Know Your English

Know your English — What is the study of handwriting called

What is the meaning and origin of ‘have a field day’?

(H. Nilesh, Bangalore)

This is an expression that is mostly used in informal contexts to mean to have a really good time. When you ‘have a field day’, you really enjoy yourself doing things that you like to do — particularly, making fun of or criticising other people.

*If the media come to know about this scandal, they will have a field day.

*Most of the teachers were absent, so the students had a field day at school.

The expression comes from the world of the military. In the past, the term ‘field day’ was used to refer to the day when the army carried out manoeuvres or exercises on the field. Later, it began to be applied to the sports day celebrated in schools, where children took part in various competitions in order to have a good time. With the passage of time, the term began to be applied to any fun activity —when people got together and enjoyed themselves.

What is the difference between ‘masticate’ and ‘chew’?

(SK Naintara, Nagpur)

According to most dictionaries, in terms of meaning, there is hardly any difference between the two. Both refer to the act of crushing food with our teeth. ‘Masticate’ is considered to be the formal of the two words, and is defined in dictionaries as ‘to chew food’.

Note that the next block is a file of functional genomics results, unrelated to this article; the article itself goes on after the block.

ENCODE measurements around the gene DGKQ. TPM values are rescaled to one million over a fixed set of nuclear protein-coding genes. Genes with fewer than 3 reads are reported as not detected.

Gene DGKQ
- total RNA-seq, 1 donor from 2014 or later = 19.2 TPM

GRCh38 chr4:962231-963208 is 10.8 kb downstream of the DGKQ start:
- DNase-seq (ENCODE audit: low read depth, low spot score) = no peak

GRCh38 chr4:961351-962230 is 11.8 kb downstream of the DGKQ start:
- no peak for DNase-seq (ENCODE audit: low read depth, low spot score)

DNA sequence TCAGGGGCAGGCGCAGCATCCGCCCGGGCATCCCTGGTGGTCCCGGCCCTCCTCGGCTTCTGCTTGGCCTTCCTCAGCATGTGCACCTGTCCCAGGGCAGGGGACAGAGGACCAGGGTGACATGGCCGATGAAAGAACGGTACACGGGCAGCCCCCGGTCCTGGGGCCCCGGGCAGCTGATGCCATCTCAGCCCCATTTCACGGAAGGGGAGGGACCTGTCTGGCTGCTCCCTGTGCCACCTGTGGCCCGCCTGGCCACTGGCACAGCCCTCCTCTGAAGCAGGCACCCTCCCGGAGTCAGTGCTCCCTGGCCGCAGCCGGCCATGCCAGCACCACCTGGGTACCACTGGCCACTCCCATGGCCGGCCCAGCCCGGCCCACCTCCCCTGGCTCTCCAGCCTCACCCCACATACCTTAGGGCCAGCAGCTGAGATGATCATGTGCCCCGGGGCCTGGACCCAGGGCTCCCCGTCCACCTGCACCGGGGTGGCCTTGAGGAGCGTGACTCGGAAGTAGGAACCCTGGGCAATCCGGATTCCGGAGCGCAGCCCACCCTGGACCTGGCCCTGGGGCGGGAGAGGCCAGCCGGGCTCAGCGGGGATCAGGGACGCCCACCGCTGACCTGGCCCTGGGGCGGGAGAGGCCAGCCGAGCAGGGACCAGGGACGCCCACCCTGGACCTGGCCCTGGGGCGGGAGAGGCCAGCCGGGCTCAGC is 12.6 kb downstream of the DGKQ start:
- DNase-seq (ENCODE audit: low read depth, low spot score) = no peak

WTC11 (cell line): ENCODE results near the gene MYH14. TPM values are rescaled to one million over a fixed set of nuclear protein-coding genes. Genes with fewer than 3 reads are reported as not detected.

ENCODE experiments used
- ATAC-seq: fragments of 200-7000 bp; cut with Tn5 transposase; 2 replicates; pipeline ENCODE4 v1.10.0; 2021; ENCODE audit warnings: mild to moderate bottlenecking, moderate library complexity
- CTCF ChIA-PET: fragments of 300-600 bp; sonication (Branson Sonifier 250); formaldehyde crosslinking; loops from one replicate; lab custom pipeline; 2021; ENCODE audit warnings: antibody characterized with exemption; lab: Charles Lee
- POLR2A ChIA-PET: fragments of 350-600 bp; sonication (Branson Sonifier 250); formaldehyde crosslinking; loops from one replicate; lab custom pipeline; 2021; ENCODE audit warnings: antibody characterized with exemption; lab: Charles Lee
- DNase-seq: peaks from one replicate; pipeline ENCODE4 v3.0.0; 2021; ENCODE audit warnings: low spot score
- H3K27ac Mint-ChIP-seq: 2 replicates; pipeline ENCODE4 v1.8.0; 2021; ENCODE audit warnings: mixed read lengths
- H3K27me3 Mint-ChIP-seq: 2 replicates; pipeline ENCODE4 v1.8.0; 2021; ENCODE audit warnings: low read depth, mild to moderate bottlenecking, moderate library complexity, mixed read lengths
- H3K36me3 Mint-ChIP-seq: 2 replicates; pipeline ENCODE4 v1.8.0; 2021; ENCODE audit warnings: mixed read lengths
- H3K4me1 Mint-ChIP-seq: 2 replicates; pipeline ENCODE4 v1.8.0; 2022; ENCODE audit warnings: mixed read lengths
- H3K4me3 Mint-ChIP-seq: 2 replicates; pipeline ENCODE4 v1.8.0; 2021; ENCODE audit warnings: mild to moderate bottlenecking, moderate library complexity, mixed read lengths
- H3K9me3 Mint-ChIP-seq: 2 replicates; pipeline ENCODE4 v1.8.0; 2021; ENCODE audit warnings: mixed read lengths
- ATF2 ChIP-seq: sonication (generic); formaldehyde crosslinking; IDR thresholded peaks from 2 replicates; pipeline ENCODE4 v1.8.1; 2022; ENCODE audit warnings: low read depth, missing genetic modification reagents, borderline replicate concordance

*For the flavour to come out, you need to masticate slowly.

*You need to chew your food, before you swallow.

Certain books on English usage, however, maintain that there is a difference between the two words. Mastication suggests that the food that is being crushed between the teeth is also likely to be swallowed. In other words, the person generally swallows what he masticates. What is ‘chewed’, on the other hand, need not necessarily be swallowed. For example, many people after ‘chewing tobacco’ for a long time, spit it out — they don’t swallow it. The same is the case with chewing gum.

What is the study of handwriting called?

(Nidhi Verghese, Secunderabad)

It is called ‘graphology’. The first syllable sounds like the word ‘graph’ and the following ‘o’ is like the ‘o’ in ‘hot’, ‘lot’ and ‘pot’. The word is pronounced ‘gra-Fo-le-ji’ with the stress on the second syllable. The word comes from the Greek ‘grapho’ meaning ‘writing’ and ‘logos’ meaning ‘words’. Many people believe that an individual’s handwriting can tell a lot about a person. A ‘graphologist’ is someone who studies handwriting.

What is the correct pronunciation of ‘niche’?

(N. Ratnam, Chennai)

There seems to be two different ways of pronouncing this word. One simple way is to make the word rhyme with ‘ditch’, ‘pitch’ and ‘rich’. The British pronounce the first syllable like the word ‘knee’ and the ‘che’ like the ‘sh’ in ‘ship’ and ‘shop’. They pronounce the word ‘KNEESH’. It comes from the French ‘niche’ meaning ‘recess’ or a ‘hollow space inside something’. The word was used to refer to a dog kennel! Today, the word has several different meanings. One of them is to find a suitable or comfortable position in life or employment.

*Ram has tried his hand at different things. He is yet to find his niche.


“Flattery is like chewing gum. Enjoy it, but don’t swallow it.”Hank Ketcham


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Printable version | Apr 28, 2021 9:42:15 PM |

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